In any case, our own choices do not disappoint.
Because we're in Bologna (and when in Rome...) I go for the classic tortellini in brodo - tasty little parcel of veal served up in a light, moreish broth, and topped with a smattering of Parmagiana cheese. Despite the fact the pasta was a little underdone (I love al dente, but there was just a shade too much firmness here), this was one of my favourite and most memorable dishes of the trip. Simple but deliciously comforting.
TPG started with the baked tortellini funghi, stuffed with ricotta and spinach. There also seemed to be a fair bit of creamy cheese involved. This one looked better than it tasted - it lacked the flavour of my plainer looking dish and was nothing above an average plate of well cooked pasta.
I then moved on to the tortino di patate al tartufo (a potato gratin layered and spliced with rich, aromatic black truffles). Yuh. Small but fiesty, this one packed some punch. I adored it. The truffles were rich and plentiful, and were set off beautifully in the simply cooked potato dish. Despite its small size, it was deeply satisfying, and at 22 Euros I would say this a fair price for the abundance of truffley goodness involved.
TPG opted for the bolisto misto (boiled meats) - I had a hunch he would as soon as I saw the trolley working the room. A rather burly Italian man - who looks like he's had his fair share of the misto in his time - draws the cart to our table, pulls up a handle and a bounty of meats which have been sitting in broth are revealed. It's loaded with things like tongue, zampone (stuffed trotter), cotechino (pork sausage), guinea ham, chicken and beef. TPG points his way to a generous selection and adds blobs of pickle to his plate. This choice seems popular with the locals and, apart from a couple of mystery meats, TPG is generally happy with it - and occasionally tries to help himself to my truffley potato bake which I guard fiercely.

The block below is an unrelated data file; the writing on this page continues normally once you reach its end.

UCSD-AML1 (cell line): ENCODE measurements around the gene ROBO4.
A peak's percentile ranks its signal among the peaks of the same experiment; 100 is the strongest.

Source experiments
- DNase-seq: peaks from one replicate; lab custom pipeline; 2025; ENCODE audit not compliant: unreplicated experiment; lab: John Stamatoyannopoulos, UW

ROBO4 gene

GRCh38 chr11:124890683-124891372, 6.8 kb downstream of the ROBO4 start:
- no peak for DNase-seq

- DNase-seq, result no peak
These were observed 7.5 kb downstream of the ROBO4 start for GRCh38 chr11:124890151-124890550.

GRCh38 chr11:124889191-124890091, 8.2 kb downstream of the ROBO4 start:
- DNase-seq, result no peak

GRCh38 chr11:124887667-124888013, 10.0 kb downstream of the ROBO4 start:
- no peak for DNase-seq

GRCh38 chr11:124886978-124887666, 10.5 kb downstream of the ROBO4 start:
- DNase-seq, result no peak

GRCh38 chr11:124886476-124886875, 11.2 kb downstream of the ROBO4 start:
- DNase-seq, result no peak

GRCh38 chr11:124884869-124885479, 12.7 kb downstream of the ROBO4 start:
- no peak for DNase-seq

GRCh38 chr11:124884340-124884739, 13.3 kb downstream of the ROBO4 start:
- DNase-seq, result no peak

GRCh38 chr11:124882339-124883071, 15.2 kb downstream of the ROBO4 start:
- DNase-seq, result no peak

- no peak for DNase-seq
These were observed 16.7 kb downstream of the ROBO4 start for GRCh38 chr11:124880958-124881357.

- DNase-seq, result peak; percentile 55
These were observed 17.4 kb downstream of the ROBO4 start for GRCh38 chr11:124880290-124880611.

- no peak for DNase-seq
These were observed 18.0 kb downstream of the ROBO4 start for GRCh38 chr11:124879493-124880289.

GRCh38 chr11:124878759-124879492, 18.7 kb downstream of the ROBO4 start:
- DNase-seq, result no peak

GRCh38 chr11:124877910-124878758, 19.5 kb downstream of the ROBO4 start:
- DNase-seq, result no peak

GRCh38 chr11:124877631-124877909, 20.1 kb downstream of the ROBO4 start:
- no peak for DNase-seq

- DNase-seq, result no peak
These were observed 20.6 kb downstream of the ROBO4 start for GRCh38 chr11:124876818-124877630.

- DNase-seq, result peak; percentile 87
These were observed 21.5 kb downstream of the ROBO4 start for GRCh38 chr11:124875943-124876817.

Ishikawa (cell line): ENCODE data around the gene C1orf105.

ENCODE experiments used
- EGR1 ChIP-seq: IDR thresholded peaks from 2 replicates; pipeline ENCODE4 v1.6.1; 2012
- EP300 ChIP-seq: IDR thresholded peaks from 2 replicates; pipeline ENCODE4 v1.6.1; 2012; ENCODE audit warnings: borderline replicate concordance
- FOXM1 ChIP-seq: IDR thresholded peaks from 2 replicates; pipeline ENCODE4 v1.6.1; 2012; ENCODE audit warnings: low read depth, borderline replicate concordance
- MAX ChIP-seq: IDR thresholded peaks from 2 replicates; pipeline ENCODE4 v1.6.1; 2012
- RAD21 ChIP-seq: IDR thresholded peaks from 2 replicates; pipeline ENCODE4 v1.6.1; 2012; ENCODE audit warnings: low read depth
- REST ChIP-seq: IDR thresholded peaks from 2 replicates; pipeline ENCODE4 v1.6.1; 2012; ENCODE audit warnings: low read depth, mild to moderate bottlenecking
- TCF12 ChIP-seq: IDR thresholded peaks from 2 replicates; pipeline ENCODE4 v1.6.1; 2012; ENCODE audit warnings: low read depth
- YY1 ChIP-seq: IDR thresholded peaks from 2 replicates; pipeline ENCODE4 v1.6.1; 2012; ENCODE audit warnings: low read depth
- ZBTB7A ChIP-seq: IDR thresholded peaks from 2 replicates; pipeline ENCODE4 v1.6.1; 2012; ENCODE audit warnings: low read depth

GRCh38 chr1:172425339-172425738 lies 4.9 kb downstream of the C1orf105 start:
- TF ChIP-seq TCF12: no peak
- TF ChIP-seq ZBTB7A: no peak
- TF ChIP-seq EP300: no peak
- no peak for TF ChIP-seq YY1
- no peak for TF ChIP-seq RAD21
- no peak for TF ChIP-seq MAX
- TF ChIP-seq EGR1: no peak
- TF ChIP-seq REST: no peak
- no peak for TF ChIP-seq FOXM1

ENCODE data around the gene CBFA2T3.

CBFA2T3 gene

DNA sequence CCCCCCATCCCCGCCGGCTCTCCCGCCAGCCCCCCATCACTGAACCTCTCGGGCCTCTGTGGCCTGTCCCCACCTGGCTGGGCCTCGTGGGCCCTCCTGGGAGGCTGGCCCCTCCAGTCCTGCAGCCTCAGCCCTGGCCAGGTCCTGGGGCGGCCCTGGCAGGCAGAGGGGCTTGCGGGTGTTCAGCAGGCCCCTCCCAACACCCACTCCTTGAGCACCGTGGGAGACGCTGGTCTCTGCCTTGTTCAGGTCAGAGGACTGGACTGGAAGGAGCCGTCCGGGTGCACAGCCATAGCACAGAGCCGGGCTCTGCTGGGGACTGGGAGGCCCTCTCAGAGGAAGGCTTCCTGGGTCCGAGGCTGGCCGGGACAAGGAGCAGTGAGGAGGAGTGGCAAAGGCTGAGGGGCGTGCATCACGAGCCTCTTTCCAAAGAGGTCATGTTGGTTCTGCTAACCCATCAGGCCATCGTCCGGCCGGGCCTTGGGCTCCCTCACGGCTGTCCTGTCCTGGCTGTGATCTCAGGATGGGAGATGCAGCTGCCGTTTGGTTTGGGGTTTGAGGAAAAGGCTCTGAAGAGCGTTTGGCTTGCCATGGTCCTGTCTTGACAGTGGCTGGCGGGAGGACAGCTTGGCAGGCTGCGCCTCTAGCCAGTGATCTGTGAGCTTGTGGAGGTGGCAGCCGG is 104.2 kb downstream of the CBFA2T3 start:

We wash it all down with a bottle of Dolcetto D'Alba from nearby Piedmont. And we consequently find ourselves rather drunk by 3pm on our first day in Bologna.
We semi sober up over a vanilla gelato with chocolate sauce which we choose solely because everyone else in the room is choosing it so it must be good. It is. Delicious.
There are 2 reasons we might not go back to Diana next time. First, because there are so many great places to eat here, which are probably less likely to be found on the tourist trail. A place would need to be truly outstanding to warrant a second visit on our next trip. Second, the service - grumpy and stiff, and quite happy to ignore us at times in favour of the local, repeat business, these guys were at complete odds with the rest of the friendly, laid back population. But we were so drunk on wine and a hearty lunch, we did not feel inclined to take it too much to heart.
Our meal came to around 50 Euro per head including wine and service.
We made our booking once we arrived in Bologna and wandered past Diana which was near our hotel, however it was earlier discovered by Helen of World Foodie Guide who reviews it here.
We rolled home to our hotel room to lie flat out for a while in preparation for a much anticipated evening of apertivo and celebratory feasting with our local friends, Alessio and Raffaella. They would take us off the (hardly) beaten track and into their world of delectable Bolognese delights. Yes, you've guessed it - I'm (rather annoyingly) keeping the best 'til last.....
Ristorante Diana, Via Dell Indipendenza, 24, Bologna (Closed Mondays)
You click here for Part 1 of my Bologna investigations, including Espresso and a bombolone breakfast at Zanarini, and Part 3 Meeting up with the locals at Trattoria Gianni, followed by an endless course seafood lunch in Modena.